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Officers to euthanize injured bear living off garbage in 100 Mile House

Residents asked to manage attractants to protect wildlife
A black bear helps itself to an unsecured bag of garbage. Reducing attractants can help limit human-bear encounters, dangerous to both parties. (Photo courtesy Wildsafe B.C.) A black bear helps itself to an unsecured bag of garbage. Reducing attractants can help limit human-bear encounters, dangerous to both parties. (Photo courtesy Wildsafe B.C.)

A mature bear hit by a vehicle the first week of September has become a problem in town and conservation officers are planning to euthanize it.

There have been numerous reports of it tipping garbage, getting into attractants and maybe one or two composts.

There have also been reports of it killing cats, something conservation officer Murray Booth is unable to confirm.

Conservation Officer Service (COS) and RCMP searched for the bear but could not locate it after the bear was hit, which took place between Exeter Road and the Exeter truck route.

The bear has a severely injured front right paw and the garbage and fruit trees provide an easy food source for it.

“It is trying to be a bear and all bears want to do right now is eat,” he said.

Each bear is individually assessed before COS decides what to do with it.

This one is now habituated to garbage so it will be put down. It is not aggressive to people at this time, he said.

One of the biggest problems in dealing with the bear is it is active at night between the hours of 11 p.m. and 3 a.m. when conservation officers typically do not patrol.

The second problem is that the bear is in an urban setting around a lot of homes.

“Trapping so far has been unsuccessful we are working on it and thinking (of) new strategies.”

The service does have to put down bears from time to time in this type of setting but everything has to be perfect before they do it, said Booth.

They need to be sure the bear is killed and not just injured. Shooting in the dark around homes, conservation officers have to be aware of anything that could go wrong.

‘Put the two together and it is very stressful,” Booth said, explaining they have to be 100 percent confident that things are going to go right when they do it. The bear does not seem to have a pattern, making it harder to track and it has access to garbage and fruit on the trees and ground.

He urges residents to manage attractants, adding the onus is on people to keep their garbage in a secure location where a bear cannot get at it. They also need to pick up fruit on the ground.

Bears cannot be relocated in this situation for a couple of reasons, according to Booth.

“No matter where the bear is relocated, no matter how far away, he is going to find another source of garbage,” he said. Moving them puts the problem in someone else’s backyard.

The other problem in relocating a bear is they will wind up in another bear’s territory, something the resident bear will not take kindly to as it adds more competition for limited resources.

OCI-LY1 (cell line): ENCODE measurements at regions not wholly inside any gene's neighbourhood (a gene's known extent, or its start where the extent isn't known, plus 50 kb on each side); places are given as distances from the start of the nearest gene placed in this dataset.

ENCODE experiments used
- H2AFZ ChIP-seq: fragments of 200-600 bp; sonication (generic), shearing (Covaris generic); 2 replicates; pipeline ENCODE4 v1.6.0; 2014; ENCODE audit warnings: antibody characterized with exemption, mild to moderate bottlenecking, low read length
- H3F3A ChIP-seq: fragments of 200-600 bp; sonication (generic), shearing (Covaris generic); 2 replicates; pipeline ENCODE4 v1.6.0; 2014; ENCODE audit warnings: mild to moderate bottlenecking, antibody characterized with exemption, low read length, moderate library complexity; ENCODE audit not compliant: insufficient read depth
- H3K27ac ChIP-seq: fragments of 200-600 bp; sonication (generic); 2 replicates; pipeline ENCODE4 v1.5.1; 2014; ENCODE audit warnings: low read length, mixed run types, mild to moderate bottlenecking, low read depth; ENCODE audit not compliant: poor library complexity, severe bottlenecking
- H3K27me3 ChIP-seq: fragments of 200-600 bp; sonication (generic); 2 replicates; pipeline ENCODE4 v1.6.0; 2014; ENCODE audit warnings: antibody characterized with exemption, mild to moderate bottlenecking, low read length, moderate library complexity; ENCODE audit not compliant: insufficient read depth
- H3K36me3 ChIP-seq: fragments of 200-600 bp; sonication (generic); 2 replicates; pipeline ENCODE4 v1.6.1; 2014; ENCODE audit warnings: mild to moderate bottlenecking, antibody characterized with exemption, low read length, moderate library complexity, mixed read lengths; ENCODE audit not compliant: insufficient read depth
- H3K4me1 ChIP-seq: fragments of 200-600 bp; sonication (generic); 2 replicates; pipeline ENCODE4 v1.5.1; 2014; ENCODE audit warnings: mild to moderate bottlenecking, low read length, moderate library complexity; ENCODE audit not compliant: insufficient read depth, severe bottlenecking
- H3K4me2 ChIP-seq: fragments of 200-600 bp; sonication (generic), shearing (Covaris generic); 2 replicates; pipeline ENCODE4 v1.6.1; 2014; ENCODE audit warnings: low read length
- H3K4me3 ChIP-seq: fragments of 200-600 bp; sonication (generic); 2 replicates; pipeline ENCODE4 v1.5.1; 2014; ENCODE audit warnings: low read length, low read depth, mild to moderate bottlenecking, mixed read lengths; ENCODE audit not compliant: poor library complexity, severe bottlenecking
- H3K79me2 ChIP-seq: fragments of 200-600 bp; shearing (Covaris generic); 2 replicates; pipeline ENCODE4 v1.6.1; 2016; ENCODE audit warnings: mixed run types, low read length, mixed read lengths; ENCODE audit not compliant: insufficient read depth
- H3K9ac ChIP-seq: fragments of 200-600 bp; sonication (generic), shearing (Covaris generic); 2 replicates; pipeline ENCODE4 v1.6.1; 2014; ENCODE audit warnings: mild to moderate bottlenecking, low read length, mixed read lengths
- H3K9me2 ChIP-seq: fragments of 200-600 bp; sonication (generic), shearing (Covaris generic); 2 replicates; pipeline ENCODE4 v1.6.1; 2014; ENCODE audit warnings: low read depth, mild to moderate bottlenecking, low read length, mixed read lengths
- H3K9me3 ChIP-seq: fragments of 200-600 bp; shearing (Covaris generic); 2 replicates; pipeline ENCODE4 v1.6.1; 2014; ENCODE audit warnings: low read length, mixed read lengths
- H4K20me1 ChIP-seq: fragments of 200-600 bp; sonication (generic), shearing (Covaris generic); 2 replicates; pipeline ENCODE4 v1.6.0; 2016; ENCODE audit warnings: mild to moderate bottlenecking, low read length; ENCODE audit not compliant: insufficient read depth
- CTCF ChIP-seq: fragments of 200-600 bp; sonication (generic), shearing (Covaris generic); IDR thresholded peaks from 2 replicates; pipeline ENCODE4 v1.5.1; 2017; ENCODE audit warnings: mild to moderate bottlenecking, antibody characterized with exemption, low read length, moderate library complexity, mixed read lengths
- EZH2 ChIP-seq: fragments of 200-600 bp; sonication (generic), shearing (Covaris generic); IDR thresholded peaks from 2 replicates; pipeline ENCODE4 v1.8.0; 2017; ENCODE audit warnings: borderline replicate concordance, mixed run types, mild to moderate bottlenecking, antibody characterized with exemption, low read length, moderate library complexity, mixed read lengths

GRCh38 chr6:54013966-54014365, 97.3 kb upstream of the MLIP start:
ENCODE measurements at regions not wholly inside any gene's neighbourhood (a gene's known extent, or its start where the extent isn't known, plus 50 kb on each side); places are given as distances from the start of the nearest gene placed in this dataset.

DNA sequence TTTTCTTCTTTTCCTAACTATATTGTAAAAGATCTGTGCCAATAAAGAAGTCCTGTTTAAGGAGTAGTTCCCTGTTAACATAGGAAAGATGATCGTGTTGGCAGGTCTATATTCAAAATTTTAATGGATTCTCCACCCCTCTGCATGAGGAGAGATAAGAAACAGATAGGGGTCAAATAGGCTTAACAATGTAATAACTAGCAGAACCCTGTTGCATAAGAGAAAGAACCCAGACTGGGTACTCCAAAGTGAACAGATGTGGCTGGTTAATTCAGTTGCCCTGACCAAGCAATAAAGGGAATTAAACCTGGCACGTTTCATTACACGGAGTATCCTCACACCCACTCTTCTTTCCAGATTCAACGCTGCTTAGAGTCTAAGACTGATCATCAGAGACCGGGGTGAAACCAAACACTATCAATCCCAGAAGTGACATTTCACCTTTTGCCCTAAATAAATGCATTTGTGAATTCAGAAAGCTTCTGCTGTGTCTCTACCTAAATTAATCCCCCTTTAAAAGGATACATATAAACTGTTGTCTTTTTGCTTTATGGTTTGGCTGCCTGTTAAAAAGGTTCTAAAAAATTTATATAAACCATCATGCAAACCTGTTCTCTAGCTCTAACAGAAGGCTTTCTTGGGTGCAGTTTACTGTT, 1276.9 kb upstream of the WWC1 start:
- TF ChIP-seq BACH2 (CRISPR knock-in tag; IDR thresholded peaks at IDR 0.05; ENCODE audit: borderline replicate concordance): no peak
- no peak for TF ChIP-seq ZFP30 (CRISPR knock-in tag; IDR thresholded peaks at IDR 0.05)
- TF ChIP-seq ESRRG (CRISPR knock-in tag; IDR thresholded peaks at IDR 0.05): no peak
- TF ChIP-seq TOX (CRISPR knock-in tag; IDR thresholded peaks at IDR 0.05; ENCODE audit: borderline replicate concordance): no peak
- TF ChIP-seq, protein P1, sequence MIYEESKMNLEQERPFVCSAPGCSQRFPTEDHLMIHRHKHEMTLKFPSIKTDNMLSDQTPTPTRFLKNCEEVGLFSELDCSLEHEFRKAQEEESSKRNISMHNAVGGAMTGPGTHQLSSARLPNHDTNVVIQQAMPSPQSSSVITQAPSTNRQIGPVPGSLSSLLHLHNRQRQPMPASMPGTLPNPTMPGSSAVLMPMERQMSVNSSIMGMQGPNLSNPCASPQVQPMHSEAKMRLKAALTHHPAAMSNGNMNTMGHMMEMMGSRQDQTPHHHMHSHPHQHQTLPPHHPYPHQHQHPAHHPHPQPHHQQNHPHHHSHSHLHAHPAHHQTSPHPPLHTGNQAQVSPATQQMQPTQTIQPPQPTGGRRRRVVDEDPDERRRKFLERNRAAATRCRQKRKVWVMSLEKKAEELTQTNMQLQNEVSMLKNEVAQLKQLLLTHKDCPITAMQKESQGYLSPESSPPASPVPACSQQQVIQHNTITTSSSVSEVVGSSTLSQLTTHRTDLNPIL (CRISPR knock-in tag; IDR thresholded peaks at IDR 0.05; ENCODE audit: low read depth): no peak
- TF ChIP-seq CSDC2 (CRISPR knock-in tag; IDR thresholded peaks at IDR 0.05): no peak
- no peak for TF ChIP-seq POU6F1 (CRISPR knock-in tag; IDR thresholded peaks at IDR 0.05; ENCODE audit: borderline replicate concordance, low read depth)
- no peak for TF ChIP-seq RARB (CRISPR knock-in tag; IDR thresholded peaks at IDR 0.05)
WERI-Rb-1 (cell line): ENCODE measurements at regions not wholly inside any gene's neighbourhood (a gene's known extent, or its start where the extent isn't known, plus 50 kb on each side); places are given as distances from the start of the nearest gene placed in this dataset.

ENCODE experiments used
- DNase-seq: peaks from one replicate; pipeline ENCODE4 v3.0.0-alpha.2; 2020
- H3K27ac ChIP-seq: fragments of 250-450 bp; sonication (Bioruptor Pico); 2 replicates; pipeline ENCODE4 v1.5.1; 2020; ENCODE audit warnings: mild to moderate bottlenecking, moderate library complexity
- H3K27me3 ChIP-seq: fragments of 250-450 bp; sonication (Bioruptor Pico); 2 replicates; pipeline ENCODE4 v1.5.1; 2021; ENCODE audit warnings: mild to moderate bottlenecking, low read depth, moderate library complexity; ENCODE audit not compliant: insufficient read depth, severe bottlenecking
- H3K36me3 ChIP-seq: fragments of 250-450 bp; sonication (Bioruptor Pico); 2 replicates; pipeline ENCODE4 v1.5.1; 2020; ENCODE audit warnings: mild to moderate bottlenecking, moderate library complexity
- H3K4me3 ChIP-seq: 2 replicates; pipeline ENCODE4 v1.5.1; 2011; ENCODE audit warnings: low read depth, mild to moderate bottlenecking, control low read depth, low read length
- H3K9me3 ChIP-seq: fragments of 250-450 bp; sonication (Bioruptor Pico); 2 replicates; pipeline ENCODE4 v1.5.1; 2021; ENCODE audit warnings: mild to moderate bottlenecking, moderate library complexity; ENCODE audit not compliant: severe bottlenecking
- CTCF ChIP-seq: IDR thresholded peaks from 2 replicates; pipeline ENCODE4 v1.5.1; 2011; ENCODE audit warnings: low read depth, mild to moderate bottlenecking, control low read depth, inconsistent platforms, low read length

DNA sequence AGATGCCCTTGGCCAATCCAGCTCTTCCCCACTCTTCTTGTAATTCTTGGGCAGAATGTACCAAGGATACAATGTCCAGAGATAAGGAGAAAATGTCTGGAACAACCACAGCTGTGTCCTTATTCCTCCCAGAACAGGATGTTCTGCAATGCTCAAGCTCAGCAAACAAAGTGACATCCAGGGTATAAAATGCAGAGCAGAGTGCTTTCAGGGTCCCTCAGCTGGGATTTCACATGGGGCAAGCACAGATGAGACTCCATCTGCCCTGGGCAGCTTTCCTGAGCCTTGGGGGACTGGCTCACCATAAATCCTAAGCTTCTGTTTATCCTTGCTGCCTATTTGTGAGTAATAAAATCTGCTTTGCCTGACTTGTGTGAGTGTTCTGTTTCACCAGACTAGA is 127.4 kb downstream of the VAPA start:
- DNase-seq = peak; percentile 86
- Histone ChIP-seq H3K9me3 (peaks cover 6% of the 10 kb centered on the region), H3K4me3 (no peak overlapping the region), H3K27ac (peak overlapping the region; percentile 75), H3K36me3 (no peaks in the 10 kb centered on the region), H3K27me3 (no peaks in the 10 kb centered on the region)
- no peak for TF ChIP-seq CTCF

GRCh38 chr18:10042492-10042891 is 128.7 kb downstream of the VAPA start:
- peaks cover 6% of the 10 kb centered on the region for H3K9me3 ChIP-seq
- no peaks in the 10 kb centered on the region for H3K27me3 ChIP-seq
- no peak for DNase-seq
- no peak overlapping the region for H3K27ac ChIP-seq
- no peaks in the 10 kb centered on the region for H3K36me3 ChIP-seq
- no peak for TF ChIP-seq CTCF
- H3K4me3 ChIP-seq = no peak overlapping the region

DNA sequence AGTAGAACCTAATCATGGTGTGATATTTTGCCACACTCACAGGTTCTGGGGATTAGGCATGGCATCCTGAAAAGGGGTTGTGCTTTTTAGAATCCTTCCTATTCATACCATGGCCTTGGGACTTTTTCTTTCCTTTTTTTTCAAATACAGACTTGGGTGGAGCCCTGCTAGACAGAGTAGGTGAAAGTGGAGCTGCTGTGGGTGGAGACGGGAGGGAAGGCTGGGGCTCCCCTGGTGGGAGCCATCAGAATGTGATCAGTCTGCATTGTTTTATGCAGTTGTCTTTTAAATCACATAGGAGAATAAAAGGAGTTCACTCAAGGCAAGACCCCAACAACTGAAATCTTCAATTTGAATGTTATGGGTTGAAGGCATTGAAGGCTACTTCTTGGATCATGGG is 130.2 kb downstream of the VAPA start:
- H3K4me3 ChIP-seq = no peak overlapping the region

Booth listed precautions residents can take.

Keep your garbage in a secure location until the morning of pickup. Manage other attractants such as barbecues, composts and bird feeders.

Bears love suet feeders. Suet is pork fat with seeds, making it high calorie and high fat content. At this time of year they are trying to get as many calories in as they can, he said.

Feeders should not go up until late December and come down in April.

He does not recommend leaving garbage in vehicles as bears have been known to tear doors off.

“They are curious and if they smell something they figure is good enough for them to eat, they will try to get at it,” he said.

Messy vehicles with food wrappers can also attract bears with their powerful sense of smell.

He said sprinkling a few drops of bleach over the top of a garbage can and recyclables can help as the smell bothers them. They must still be contained in a secure area, however.

Try to keep compost piles inaccessible to bears or have a contained compost. The use of an electric fence is one of the best deterrents around trees, composts, chicken coops, and pig pens.

READ MORE: Two bear cubs recovering after being found near 100 Mile

“We do have options. We can charge people for leaving garbage out. We can issue dangerous wildlife protection orders telling people they must clean their garbage up. We can be very demanding and tight on guidelines for that, “ said Booth.

“No matter how you look at it, we are in their yard.”

Fines range from $230-575. Booth added that they were told a few years back to hold people accountable for managing their attractants as there are too many bears being killed each year.

Booth asks the public to call with any sightings on the RAPP line. He believes option 1 is the quickest way to get an operator. They do not monitor social media so if they do not get calls they do not know what is going on. He said people may get frustrated not getting a callback but each report is listened to.

Call the RAPP Line 24/7 at 1-877-952-7277 to report any sightings.

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Fiona Grisswell

About the Author: Fiona Grisswell

I graduated from the Writing and New Media Program at the College of New Caledonia in Prince George in 2004.
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